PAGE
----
Check the hyperphysics site for more detail
     
    Last edited: Aug 15, 2013
  14. Aug 15, 2013 #13
    Hi,
    For example, in this circuit there are two capacitors that are used to filter out low and high frequencies.
    attachment.php?attachmentid=60912&stc=1&d=1376547863.jpg
    I don't see protective circuitry anywhere. At very high frenquencies, the ceramic capacitor will be source and will this damage the bridge rectifier?

    I know these formulas but my assumption that the capacitor is ideal!
     

    Attached Files:

  15. Aug 15, 2013 #14
    If the capacitor is ideal, with zero resistance, then you have only capacitative reactance XC
     
  16. Aug 15, 2013 #15

    meBigGuy

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    I'd like to state this in a more accurate way.

    The formulas only apply to sine waves. In order to use them with complex waveforms you must de-compose the complex waveform into its sine waves (all infinitely repeating waveforms can be decomposed into sine waves).

    The responders seem to be making this much more confusing that it really is.

    It is technically incorrect to say a capacitor across an AC supply will "short" the supply. It will provide a complex load determined by its reactance and resistance and the supply will respond accordingly.

    The voltage across a series LC circuit becomes 0 at the series resonant frequency (for ideal components) even though the reactance of the L and C are non-zero at that frequency. In fact, at resonance they have equal reactance and opposite phase, which cancels. If you configure and analyze a divider using the formulas you wrote above, you can solve for the voltage across the capacitor.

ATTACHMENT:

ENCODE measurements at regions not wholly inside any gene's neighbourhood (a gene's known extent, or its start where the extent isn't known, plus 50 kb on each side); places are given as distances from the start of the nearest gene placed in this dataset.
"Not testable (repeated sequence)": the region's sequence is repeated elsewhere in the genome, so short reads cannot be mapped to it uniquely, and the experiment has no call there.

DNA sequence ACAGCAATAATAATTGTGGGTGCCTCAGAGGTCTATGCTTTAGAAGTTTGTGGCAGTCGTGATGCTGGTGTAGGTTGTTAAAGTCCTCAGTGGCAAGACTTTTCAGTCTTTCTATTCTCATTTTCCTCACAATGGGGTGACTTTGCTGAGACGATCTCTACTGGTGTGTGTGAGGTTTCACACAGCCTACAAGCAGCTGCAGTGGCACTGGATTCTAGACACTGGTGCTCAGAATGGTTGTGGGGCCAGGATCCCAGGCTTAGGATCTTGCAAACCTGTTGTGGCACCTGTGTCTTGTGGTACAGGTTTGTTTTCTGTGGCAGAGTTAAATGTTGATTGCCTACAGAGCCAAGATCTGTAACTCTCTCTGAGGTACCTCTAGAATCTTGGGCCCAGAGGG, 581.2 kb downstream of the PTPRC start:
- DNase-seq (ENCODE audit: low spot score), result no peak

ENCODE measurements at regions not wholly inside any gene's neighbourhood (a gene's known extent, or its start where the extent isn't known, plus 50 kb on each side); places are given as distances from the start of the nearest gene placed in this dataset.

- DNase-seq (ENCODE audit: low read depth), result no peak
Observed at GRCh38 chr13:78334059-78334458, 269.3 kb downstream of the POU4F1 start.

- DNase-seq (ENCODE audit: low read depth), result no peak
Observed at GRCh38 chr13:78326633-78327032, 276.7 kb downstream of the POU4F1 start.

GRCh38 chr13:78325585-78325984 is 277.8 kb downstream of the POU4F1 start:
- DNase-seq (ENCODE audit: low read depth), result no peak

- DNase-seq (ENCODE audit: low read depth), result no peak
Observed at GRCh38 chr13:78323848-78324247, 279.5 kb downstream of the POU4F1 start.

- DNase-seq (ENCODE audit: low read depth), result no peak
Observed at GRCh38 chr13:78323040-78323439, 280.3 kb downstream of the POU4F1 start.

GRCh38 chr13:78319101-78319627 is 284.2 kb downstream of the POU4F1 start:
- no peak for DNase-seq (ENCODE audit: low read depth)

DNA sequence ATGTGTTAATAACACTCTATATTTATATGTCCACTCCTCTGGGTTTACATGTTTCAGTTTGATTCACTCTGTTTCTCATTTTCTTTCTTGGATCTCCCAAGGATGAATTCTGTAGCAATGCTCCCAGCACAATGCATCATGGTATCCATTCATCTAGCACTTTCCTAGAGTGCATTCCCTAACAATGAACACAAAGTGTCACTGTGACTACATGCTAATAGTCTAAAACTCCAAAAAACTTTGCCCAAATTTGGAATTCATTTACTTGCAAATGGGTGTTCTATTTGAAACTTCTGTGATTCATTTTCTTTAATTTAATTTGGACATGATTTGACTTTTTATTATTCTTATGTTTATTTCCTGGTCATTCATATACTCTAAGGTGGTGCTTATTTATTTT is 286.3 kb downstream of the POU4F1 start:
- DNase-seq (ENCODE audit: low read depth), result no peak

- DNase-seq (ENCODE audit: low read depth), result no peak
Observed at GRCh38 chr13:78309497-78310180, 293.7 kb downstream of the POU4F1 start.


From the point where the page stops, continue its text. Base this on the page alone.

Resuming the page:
Last edited: Aug 15, 2013
  17. Aug 15, 2013 #16
    For ideal components, your circuit (without the diode bridge) would draw extremely large currents if you impressed a voltage on the transformer primary with a frequency in the upper RF bands. That won't happen, though, for components that are physically realizable. Foremost, the frequency response of the grid transformer will have low-pass characteristics and you'll generally have parasitic inductance just about everywhere. Maybe you've seen these types of charts before for the impedance of real capacitors as a function of frequency:

    http://www.analog.com/library/analogdialogue/archives/39-09/3909_01.gif

    You'll notice that they start to behave an awful lot like inductors when you pass their resonance frequency.

    Edit:
    I wanted to give you an idea of what would happen if you had a situation as per your post #10. If you include the diode bridge without actually loading the rectifier (assuming ideal components) it will just draw an extremely large inrush current until the smoothing capacitance is charged.

    There's nothing wrong or imprecise about referring to the impedance of an ideal capacitor and/or an inductor. There's a very significant difference between impedance and reactance, but it has to do with complex numbers.

    I have a friend who's a very good electrician. He talks about impedance and reactance in the same fashion you do since he was taught a version of AC analysis where only the magnitude of the impedance mattered, because that was mainly what was needed in sizing components and such. In this way, he didn't need to learn the theory of complex numbers, which really wouldn't benefit him a great deal in his work anyway.